Ralph R. Whitlock (1884-1980)

Ralph was born July 28, 1884, in Mt. Etna, Adams County, Iowa, the first son of Hiram and Nelle Causey Whitlock. His father died from a fever when Ralph was three years of age. A brother, Vivian Hiram, was born in May of the same year, 1887. That winter Nelle moved them to Midland, Texas, to live with her brother Thomas Causey, a former buffalo hunter. They all moved again and she remarried to Wm. Sherman Palmer. Together they had three girls and a son.

At 14 years of age Ralph went on his own, working as a thresher hand for $1.25 a day and a dishwasher at $3 a week. He got some more schooling and helped his uncle Tom with well drilling and later helped break horses for the Causey Brothers. After his uncle George Causey was hurt in an accident with a horse, Ralph, at age 17, went back to school and played center on the football team.

He eventually got a job on the Littlefield & White Ranch, which branded 9,000 calves a year and had some 400 head of horses to work. This place was also called the Yellowhouse Outfit and had purchased the southernmost division of the XIT. Ralph worked for the brand until 1909.

In the spring of 1907, the XIT sent a trainload of cattle to Glendive, Montana and Ralph was asked to go along. Bob Fudge ran the wagon, and the cattle were to go to the Red Water. Ralph took the job of taking 400 head of Percheron horses to nearby Medora, North Dakota. It took five days to trail them, and wolves scattered them once.

Ralph went back to Texas for a while before finally coming to Montana to stay, again to help break workhorses, this time for the railroad builders. He worked there four years and filed on a homestead near Wibaux but later sold this. In 1912, he worked for Stocksill and Scheurtt who belonged to the Cedar Creek Pool. They had a place leased on Sugin Creek southeast of Fallon. The pool ranged from Mildred to Baker to Wibaux to the Norther Pacific Railroad, and they shipped from the NP in Iona and the from Milwaukee in Mildred. Ralph work on the crew in 1912 and 1913. Tom Conner, Bob Lowery, and Ralph were the wagon bosses up to 1914.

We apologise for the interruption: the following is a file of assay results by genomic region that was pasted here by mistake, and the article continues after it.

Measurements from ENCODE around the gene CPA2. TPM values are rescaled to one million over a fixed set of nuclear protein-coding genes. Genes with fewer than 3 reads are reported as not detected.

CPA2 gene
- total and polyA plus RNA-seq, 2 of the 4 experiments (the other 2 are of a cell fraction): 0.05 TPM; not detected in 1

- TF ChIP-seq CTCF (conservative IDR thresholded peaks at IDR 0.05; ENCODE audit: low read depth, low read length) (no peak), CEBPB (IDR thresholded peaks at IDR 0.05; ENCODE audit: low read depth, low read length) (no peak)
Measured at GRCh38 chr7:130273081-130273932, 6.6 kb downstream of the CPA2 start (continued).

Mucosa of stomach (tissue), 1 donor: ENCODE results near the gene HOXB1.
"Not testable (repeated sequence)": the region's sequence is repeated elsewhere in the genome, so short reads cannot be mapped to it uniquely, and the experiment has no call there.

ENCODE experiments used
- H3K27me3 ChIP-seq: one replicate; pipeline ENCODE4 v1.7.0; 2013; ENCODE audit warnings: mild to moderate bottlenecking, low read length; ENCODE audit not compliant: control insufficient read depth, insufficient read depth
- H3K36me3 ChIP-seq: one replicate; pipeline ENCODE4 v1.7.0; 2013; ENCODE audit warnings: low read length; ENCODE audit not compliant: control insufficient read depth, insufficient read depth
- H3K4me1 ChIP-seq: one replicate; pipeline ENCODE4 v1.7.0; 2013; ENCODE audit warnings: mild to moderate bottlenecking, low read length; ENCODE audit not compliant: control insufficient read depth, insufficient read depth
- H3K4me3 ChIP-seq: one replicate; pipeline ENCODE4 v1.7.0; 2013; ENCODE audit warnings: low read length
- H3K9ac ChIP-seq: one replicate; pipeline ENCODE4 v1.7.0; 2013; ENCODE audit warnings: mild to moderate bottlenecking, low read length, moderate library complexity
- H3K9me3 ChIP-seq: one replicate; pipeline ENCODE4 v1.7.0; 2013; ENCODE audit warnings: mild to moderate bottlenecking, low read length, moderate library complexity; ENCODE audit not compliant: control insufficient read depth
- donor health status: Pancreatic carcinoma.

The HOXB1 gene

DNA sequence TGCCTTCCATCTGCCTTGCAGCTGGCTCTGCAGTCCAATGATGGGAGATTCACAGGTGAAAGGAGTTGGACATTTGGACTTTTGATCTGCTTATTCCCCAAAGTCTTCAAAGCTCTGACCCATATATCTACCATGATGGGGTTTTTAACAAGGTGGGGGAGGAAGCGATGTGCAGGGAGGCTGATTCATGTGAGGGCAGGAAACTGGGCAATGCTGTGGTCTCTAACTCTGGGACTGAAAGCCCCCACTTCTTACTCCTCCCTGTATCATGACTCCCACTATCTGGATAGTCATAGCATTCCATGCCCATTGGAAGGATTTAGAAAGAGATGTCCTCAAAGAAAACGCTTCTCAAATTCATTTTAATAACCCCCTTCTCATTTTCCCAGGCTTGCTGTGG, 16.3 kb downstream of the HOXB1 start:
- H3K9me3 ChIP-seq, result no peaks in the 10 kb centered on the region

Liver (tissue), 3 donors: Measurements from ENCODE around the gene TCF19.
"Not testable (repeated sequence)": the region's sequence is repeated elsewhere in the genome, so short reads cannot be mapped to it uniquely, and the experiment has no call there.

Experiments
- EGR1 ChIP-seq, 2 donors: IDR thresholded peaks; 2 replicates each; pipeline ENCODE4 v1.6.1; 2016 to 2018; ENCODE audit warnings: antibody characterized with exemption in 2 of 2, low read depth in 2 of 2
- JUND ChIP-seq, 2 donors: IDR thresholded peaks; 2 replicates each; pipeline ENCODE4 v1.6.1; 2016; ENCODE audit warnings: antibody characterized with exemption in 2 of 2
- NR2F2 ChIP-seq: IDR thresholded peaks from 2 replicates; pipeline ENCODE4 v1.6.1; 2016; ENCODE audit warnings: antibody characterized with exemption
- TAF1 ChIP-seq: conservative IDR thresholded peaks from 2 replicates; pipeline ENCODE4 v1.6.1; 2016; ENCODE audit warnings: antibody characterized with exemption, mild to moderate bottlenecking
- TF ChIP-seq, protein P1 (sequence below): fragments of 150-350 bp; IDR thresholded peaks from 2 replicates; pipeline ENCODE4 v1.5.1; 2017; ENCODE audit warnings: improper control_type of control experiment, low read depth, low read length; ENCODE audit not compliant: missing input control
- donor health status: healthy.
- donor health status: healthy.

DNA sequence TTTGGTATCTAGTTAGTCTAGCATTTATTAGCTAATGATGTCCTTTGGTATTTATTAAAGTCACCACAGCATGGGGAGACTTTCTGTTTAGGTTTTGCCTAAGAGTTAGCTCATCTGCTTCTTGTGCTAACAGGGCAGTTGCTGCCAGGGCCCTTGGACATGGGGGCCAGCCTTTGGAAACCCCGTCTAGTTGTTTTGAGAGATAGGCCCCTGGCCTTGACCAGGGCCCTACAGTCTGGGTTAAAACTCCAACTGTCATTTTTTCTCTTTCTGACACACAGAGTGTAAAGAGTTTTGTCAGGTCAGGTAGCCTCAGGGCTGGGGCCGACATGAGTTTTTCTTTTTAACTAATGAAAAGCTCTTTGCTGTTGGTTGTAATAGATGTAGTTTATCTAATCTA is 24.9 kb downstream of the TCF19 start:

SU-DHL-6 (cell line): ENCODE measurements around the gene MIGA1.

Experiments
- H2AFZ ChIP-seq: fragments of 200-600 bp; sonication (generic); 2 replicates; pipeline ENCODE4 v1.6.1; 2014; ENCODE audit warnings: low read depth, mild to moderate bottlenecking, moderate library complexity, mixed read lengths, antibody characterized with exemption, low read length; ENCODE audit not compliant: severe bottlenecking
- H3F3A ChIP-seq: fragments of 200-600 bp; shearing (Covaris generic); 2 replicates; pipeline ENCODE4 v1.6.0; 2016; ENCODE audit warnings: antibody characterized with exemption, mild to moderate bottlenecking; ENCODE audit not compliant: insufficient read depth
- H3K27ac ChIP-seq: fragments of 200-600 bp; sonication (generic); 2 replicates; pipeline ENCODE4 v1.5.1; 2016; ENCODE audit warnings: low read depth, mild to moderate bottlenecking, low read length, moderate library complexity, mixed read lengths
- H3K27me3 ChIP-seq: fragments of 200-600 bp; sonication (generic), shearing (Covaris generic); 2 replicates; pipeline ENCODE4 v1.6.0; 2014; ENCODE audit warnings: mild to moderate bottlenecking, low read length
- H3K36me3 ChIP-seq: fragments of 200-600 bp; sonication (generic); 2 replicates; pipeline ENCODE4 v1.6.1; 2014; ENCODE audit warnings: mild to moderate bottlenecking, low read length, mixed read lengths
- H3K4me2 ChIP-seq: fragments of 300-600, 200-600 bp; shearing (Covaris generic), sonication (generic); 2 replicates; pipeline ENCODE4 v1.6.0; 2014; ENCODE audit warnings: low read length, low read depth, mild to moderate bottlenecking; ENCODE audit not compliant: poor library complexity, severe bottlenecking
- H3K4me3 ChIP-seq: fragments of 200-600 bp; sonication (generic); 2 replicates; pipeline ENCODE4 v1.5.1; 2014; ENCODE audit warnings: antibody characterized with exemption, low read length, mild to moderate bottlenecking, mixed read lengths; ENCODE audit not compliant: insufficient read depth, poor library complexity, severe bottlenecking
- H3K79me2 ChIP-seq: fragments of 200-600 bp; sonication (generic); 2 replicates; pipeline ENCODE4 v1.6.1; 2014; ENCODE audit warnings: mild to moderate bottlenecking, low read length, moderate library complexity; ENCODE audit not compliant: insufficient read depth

Ralph broke horses for Wit Terrell in North Dakota, and then he went to work for horse buyer Ralph Gilmore and his partner Art North. Ralph would halter break the tough ones. They were buying for the French Army and held sales in Miles City once a month.

In the fall Ralph went to work for Jena Miller, who ran the Art Parsons horse ranch, which was the former Hat X above the mouth of Timber Creek in McCone County. He built a homestead shack and fenced a section, cultivating 40 acres with millet, flax, and corn. He also worked for the 44 Ranch as foreman.

Ralph started seeing Nelle Browning, who lived nearby, but she was engaged to another, so he started seeing her sister, Lillie. They were married October 15, 1920, in Miles City. They lived at the 44 Ranch or Ralph's homestead as he continued to work for the 44 for the next year or so. For the next several years, he helped his brother-in-law Tom Browning with his sheep, tend to his own cows and crops, break horses, and trap. His catch included skunk, badger, bobcats, coyotes, and wolves. It is thought that he trapped the last lobo in the country.

Three children were born to Ralph and Lillie: Ina Ruth in August of 1921, Hi in May of 1926, and Dann in September of 1929.

In 1935, drought finally took its toll and the Whitlocks moved. Ralph was night man at the BLS stockyards in Billings until the summer of 1936. In 1941 the family moved to Boulder, where they worked for CC Fields from Canada. The summer of 1949, they bought a small place nine miles northwest of Ronan, Montana. They were semi-retired, had some milk cows, a few head of sheep, 20 acres of irrigated alfalfa, and a large orchard and garden.

In 1960, Ralph and Lillie moved to the Sidney area to be closer to their oldest son, and they later bought a little log house in Savage, Montana. They moved to Billings in 1973 to be near their younger son.

Ralph died December 31, 1980, in Billings at the age of 96. He was cremated and his ashes scattered on the Benny Binion Ranch north of Jordan, Montana, along with those of his son Hi.